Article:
Serena: Yeah, we love that. As family people ourselves, the idea of the collaborative process and the input from everybody, we believe strongly that everybody has a piece of it, right? And I hear what you’re saying too about it working faster in the end knowing that, you know, if everybody has buy-in, it’s a different kind of change, right?
Tina: Well and we always talk about that. That trust building piece, right? And if you are working with people you feel are being transparent and collaborative and that trust just comes along with it. So yeah, I can see that happening.
Megan: Yeah, you know, it’s so interesting. I think people feel like, if you don’t tell something, that is a better way to build trust than telling even a hard truth. And what I’ve found is that it’s the exact opposite. If you tell a hard truth and you say it honestly with as much information as you can, people might struggle with it but they’re gonna come along with you. But when you obscure those hard truths because you think that you’re doing people a favor, people sense that you’re obscuring something even if you think you’re being helpful. And they pick up on that and it starts to erode the trust and then things just get harder and then they don’t actually ever let down and listen. So I’ve been able to do some pretty big changes like closing a neighborhood school that generations of families had gone to without any fuss because I just told those hard truths right from the beginning and I told them what my challenges were in the community and had them help me come up with solutions. So in the end, they didn’t necessarily like what was happening, like it wasn’t their favorite thing but they understood it and understood why and felt some ownership in the direction that things were going in and that just made all the difference in the world. So I think, tell the truth to the extent that you can. There’s always stuff that you have to keep confidential but tell people when you can’t tell them. Like, yeah, this is confidential or this isn’t the level of information that you have access to and just be clear. I think it just makes a big difference no matter what you’re talking about. I do the same thing with my kid so I’m not, this isn’t something I don’t also do at home as well.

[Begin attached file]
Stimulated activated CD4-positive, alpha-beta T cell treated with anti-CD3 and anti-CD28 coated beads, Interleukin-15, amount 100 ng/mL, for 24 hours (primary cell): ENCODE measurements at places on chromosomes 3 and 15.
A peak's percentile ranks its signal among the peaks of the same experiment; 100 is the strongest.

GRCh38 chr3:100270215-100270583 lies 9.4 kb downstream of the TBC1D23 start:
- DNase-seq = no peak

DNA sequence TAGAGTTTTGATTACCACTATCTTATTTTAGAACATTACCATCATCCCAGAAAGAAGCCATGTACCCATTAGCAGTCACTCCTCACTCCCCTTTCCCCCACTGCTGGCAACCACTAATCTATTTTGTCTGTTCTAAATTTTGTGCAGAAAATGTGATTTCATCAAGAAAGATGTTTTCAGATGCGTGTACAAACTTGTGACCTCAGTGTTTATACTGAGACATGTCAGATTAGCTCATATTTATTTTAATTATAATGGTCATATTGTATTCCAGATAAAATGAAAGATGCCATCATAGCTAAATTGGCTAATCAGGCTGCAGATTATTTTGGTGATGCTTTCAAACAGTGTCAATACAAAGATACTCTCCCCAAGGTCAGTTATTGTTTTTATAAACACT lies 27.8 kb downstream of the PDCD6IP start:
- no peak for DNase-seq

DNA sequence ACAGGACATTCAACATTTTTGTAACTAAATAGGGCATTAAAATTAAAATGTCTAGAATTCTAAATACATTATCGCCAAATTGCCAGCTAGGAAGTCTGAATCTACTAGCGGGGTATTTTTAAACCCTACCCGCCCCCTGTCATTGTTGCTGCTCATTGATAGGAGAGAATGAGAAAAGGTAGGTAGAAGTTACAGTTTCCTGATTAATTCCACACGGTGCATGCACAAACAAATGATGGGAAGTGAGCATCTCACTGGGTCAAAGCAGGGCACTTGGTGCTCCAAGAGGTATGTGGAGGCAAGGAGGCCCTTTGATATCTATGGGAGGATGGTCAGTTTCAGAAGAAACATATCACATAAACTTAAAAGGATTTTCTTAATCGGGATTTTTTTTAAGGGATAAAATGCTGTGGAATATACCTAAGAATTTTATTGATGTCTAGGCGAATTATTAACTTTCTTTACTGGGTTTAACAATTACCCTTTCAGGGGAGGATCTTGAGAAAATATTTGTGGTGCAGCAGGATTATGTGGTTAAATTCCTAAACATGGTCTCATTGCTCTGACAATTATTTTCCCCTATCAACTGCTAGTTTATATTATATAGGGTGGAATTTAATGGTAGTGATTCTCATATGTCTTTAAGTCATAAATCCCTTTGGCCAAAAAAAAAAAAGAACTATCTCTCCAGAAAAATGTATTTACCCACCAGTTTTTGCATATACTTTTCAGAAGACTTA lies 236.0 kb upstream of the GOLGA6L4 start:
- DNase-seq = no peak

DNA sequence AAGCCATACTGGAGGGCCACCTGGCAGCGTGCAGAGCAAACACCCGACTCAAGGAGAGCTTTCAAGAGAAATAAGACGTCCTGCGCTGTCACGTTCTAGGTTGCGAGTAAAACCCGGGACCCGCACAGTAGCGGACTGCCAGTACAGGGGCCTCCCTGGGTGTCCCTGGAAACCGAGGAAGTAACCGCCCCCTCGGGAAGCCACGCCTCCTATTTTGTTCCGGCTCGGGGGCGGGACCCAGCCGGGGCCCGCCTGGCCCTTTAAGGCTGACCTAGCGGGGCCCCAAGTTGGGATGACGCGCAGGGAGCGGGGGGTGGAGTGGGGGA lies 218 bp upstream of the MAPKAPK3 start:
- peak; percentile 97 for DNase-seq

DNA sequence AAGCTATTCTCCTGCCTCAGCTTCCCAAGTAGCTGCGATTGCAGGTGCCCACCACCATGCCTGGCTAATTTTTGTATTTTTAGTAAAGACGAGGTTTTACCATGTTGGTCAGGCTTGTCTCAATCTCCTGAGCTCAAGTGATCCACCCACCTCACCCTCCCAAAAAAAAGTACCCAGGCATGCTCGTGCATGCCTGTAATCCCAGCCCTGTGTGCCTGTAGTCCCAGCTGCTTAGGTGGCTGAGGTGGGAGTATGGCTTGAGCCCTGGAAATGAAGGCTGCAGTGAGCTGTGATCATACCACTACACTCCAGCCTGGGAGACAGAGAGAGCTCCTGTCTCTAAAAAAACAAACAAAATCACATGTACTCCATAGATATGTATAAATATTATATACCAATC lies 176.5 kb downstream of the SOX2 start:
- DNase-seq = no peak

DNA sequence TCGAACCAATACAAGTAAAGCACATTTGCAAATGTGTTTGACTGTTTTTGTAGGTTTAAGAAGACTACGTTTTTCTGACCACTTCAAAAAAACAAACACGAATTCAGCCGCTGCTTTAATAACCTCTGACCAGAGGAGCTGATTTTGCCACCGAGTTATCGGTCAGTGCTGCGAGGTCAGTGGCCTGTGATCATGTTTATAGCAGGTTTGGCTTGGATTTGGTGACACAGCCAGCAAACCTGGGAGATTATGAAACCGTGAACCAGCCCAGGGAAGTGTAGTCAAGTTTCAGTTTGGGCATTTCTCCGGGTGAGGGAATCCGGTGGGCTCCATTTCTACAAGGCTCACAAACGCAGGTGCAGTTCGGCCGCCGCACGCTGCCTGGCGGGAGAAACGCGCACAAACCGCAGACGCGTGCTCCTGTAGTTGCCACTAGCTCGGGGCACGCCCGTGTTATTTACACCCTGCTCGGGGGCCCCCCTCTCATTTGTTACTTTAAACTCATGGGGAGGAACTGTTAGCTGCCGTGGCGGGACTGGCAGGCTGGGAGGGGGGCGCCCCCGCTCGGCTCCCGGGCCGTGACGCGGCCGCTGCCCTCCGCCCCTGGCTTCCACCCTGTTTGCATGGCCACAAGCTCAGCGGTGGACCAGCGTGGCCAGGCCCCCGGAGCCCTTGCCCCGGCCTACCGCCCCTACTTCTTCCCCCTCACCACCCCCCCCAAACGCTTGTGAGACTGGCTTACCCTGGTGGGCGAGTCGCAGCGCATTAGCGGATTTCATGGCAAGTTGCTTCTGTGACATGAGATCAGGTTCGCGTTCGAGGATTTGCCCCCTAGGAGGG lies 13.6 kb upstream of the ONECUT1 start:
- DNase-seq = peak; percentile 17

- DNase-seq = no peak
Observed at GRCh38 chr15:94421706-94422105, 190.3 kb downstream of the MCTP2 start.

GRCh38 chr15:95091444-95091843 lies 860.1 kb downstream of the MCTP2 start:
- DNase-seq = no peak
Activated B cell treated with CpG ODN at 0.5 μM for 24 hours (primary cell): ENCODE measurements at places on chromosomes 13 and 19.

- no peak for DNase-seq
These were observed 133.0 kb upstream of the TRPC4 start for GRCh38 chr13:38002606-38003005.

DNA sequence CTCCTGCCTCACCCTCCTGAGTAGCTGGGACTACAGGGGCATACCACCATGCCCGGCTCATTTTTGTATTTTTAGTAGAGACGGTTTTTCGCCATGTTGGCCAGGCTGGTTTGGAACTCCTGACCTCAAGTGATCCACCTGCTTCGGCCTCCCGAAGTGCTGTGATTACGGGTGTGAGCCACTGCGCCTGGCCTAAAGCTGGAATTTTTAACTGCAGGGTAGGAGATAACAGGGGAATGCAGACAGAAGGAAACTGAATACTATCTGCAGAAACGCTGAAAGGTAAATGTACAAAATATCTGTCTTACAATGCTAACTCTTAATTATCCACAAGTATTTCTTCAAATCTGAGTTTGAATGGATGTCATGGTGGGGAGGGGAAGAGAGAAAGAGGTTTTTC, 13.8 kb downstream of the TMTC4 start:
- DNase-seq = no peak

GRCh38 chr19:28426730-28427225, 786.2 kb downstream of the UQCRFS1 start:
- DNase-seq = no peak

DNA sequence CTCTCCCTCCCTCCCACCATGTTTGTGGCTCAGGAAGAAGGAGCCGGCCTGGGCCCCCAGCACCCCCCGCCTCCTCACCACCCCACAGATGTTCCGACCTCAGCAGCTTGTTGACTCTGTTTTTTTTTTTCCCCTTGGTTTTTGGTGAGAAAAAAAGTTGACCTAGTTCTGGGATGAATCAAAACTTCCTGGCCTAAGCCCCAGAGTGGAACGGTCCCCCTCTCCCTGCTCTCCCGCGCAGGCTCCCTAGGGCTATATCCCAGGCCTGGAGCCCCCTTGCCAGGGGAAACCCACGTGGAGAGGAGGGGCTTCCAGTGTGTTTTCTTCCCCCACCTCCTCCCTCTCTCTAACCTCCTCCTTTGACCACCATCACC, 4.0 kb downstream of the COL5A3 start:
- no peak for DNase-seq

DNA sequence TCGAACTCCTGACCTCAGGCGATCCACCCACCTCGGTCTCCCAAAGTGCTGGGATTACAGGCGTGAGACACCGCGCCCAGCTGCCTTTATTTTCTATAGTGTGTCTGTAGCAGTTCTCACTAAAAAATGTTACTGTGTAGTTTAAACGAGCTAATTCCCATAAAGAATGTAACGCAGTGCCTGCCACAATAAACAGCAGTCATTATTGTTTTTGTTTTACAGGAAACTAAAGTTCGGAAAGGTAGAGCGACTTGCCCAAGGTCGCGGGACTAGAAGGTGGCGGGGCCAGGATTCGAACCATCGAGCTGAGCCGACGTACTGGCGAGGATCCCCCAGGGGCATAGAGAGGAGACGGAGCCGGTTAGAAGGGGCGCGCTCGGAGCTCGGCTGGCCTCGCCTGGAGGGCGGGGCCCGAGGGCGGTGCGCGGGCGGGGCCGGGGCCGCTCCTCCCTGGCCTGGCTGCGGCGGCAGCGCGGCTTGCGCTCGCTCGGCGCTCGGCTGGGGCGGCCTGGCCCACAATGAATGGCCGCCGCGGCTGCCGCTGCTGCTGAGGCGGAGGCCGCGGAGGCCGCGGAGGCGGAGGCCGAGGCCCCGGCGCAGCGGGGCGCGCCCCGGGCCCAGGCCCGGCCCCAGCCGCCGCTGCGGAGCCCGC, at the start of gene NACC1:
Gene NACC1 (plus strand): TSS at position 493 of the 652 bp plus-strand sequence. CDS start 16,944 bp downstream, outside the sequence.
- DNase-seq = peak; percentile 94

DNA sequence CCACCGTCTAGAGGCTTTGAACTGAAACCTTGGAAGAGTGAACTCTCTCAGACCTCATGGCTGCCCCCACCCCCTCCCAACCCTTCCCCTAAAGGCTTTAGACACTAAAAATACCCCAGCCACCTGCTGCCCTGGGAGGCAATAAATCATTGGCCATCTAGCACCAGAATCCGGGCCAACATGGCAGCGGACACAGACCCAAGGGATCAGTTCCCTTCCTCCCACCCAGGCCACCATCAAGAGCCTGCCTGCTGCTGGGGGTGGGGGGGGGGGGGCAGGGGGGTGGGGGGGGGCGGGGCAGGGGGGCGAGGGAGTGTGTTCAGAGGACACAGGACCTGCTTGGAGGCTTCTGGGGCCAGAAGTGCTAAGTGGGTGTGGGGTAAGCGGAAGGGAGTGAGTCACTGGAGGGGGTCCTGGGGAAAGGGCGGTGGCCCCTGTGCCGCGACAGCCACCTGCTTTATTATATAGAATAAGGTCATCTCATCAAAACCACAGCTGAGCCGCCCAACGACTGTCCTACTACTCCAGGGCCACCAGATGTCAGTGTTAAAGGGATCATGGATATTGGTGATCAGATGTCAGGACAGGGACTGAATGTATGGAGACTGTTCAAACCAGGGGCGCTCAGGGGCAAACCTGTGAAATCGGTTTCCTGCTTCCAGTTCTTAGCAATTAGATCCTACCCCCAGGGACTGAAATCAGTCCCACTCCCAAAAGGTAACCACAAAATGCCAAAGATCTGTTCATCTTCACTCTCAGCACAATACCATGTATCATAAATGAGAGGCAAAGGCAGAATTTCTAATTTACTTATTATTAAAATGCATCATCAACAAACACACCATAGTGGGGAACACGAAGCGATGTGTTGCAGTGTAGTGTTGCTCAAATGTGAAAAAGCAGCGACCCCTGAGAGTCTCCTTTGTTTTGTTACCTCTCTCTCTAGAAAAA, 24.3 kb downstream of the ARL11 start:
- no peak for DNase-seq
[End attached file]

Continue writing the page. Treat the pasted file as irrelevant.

Serena: Yeah. Yeah, yeah. So we’re aware too that you have had some very recent transitions personally. And so if you’re OK talking about it, I wonder if you could share about your own, maybe, personal change management?
Megan: Yeah. Yeah, that’s great. I don’t listen to my own advice very often when I write books about it. So that’s number one problem. You know, so, for multiple years I’ve been wanting to go off on my own and start my own consulting business and have that be just what I do. And I’ve had a lot of fear around that. I’m a single parent. I’m solely responsible for my son’s financial needs for the most part. So, you know, I can’t go down. I have to keep things going. And what I did was I just decided, well, I’m gonna do both. I’m gonna work and I’m gonna do this consulting business and that’s how I’m gonna make it happen. And I did that for multiple years and what I finally got to is, I expended my considerable amount of energy and I do have a lot which I think sometimes is actually a detriment to me. But I finally expended it to the point where I was just exhausted. I was sitting on the couch just kind of staring off into space catatonically by the end of the day. You know, working 12, 15 hour weeks, I mean, hour days. You know, 5, 6, 7 days a week often not taking a day off for months at a time so that I could do the consulting and the personal job at the same time. And finally it was my son who called it to my attention. So he does live with his father too half time and, you know, he basically said to me, I don’t want to grow up. What you’re doing looks terrible. I certainly don’t want to work that much and just be that exhausted at the end of the day and he didn’t want to do what it looked like at his dad’s house either. And that was a big wake up call for me as is often the case when he calls me out on something, I pay attention. And he was right. I wasn’t enjoying my life either. I was pretty miserable. I was working way too much. I was way too exhausted. My energy was really short with him and everything and I certainly wasn’t doing a good job almost anywhere. I was spread way too thin.